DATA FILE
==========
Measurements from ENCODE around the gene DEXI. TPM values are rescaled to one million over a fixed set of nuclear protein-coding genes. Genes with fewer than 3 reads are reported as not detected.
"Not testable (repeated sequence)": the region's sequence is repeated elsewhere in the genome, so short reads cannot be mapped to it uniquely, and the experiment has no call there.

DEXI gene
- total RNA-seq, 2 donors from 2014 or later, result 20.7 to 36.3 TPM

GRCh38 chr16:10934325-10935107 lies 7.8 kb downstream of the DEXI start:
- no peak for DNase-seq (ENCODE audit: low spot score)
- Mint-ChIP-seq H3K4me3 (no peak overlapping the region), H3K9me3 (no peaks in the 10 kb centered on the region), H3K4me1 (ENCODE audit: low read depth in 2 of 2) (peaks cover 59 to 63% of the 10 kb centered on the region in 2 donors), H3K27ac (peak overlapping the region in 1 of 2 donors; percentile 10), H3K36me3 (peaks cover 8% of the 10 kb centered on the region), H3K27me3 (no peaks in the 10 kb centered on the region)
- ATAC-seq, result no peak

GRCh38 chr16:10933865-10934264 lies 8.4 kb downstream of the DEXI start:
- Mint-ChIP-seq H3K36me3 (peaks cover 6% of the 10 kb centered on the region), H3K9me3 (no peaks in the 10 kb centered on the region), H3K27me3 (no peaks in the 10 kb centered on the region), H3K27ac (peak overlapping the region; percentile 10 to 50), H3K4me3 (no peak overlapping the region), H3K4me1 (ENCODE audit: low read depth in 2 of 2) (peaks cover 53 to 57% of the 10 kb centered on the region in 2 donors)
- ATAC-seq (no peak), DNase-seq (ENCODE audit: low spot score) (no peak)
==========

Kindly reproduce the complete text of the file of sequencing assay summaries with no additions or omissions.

Measurements from ENCODE around the gene DEXI. TPM values are rescaled to one million over a fixed set of nuclear protein-coding genes. Genes with fewer than 3 reads are reported as not detected.
"Not testable (repeated sequence)": the region's sequence is repeated elsewhere in the genome, so short reads cannot be mapped to it uniquely, and the experiment has no call there.

DEXI gene
- total RNA-seq, 2 donors from 2014 or later, result 20.7 to 36.3 TPM

GRCh38 chr16:10934325-10935107 lies 7.8 kb downstream of the DEXI start:
- no peak for DNase-seq (ENCODE audit: low spot score)
- Mint-ChIP-seq H3K4me3 (no peak overlapping the region), H3K9me3 (no peaks in the 10 kb centered on the region), H3K4me1 (ENCODE audit: low read depth in 2 of 2) (peaks cover 59 to 63% of the 10 kb centered on the region in 2 donors), H3K27ac (peak overlapping the region in 1 of 2 donors; percentile 10), H3K36me3 (peaks cover 8% of the 10 kb centered on the region), H3K27me3 (no peaks in the 10 kb centered on the region)
- ATAC-seq, result no peak

GRCh38 chr16:10933865-10934264 lies 8.4 kb downstream of the DEXI start:
- Mint-ChIP-seq H3K36me3 (peaks cover 6% of the 10 kb centered on the region), H3K9me3 (no peaks in the 10 kb centered on the region), H3K27me3 (no peaks in the 10 kb centered on the region), H3K27ac (peak overlapping the region; percentile 10 to 50), H3K4me3 (no peak overlapping the region), H3K4me1 (ENCODE audit: low read depth in 2 of 2) (peaks cover 53 to 57% of the 10 kb centered on the region in 2 donors)
- ATAC-seq (no peak), DNase-seq (ENCODE audit: low spot score) (no peak)